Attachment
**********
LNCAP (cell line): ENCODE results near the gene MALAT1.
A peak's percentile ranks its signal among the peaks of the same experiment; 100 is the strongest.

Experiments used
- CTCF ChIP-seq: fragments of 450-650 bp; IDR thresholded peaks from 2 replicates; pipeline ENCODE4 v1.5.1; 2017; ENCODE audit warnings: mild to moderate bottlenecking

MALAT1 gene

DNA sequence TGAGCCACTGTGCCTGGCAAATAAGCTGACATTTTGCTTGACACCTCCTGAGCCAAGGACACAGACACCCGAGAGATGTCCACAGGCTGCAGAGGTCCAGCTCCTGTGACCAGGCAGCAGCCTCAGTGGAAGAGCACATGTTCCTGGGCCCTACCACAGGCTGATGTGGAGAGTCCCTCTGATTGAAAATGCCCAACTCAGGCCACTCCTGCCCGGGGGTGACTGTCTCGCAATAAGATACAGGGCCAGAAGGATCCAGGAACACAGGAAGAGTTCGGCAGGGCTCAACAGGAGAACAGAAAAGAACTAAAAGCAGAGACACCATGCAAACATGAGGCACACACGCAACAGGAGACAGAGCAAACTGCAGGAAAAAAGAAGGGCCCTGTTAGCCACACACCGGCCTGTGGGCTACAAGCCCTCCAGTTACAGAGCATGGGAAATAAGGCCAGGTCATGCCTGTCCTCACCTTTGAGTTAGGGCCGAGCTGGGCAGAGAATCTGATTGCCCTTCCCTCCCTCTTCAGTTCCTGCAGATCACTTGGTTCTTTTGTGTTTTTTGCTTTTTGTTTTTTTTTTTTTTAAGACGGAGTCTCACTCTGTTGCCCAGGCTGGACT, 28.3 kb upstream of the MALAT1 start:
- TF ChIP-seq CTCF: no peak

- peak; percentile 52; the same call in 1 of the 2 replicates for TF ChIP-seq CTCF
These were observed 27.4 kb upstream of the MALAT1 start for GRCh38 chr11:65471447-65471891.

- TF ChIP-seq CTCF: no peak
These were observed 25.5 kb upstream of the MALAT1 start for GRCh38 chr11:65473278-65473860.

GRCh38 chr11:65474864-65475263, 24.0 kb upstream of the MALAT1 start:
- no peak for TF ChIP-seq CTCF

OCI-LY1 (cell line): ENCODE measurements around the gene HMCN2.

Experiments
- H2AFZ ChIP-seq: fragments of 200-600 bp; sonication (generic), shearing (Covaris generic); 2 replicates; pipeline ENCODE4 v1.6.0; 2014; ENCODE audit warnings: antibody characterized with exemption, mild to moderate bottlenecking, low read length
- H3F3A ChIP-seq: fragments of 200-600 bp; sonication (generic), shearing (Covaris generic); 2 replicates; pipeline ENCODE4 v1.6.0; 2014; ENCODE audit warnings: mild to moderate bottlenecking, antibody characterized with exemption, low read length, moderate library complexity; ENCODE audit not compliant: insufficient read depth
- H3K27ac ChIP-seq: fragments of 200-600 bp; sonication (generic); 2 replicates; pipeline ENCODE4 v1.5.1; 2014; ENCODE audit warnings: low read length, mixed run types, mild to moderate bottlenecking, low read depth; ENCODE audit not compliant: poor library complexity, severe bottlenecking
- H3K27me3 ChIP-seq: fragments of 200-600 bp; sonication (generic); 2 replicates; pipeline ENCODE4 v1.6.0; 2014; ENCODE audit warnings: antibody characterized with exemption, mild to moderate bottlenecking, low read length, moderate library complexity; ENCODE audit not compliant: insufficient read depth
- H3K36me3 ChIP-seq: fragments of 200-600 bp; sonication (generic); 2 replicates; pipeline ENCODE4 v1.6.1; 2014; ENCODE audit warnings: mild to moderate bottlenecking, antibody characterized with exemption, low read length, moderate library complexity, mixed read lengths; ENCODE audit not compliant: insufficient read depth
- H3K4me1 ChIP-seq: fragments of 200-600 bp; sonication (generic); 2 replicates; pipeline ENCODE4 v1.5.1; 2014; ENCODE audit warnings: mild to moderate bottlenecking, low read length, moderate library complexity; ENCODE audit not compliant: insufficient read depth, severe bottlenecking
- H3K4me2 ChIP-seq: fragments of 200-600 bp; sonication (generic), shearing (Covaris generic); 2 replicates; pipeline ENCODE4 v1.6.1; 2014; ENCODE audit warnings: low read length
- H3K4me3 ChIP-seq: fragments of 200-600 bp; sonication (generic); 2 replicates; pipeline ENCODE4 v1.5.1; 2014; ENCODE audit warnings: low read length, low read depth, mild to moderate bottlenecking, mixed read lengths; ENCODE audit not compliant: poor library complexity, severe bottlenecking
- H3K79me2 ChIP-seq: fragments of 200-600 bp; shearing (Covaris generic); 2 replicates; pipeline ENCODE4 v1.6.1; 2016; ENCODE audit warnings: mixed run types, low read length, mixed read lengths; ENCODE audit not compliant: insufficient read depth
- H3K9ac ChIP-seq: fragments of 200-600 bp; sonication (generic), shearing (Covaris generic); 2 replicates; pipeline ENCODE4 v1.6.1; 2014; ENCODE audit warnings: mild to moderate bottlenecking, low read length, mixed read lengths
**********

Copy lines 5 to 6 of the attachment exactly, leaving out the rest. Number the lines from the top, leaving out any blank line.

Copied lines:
MALAT1 gene

DNA sequence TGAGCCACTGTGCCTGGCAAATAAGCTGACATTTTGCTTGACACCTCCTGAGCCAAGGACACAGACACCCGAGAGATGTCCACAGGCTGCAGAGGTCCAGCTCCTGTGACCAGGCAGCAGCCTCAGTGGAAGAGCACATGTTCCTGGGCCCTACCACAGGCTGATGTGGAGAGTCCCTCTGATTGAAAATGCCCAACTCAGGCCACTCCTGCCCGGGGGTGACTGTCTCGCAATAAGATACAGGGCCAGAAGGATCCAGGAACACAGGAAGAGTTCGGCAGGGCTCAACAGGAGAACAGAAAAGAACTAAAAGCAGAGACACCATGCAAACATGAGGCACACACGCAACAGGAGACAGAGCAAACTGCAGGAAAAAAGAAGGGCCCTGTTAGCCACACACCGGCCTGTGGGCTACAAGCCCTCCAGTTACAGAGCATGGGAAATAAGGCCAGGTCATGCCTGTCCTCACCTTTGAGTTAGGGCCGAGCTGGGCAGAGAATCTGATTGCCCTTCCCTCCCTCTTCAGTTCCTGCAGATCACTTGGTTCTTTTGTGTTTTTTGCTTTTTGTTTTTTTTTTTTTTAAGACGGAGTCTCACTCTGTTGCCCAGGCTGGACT, 28.3 kb upstream of the MALAT1 start: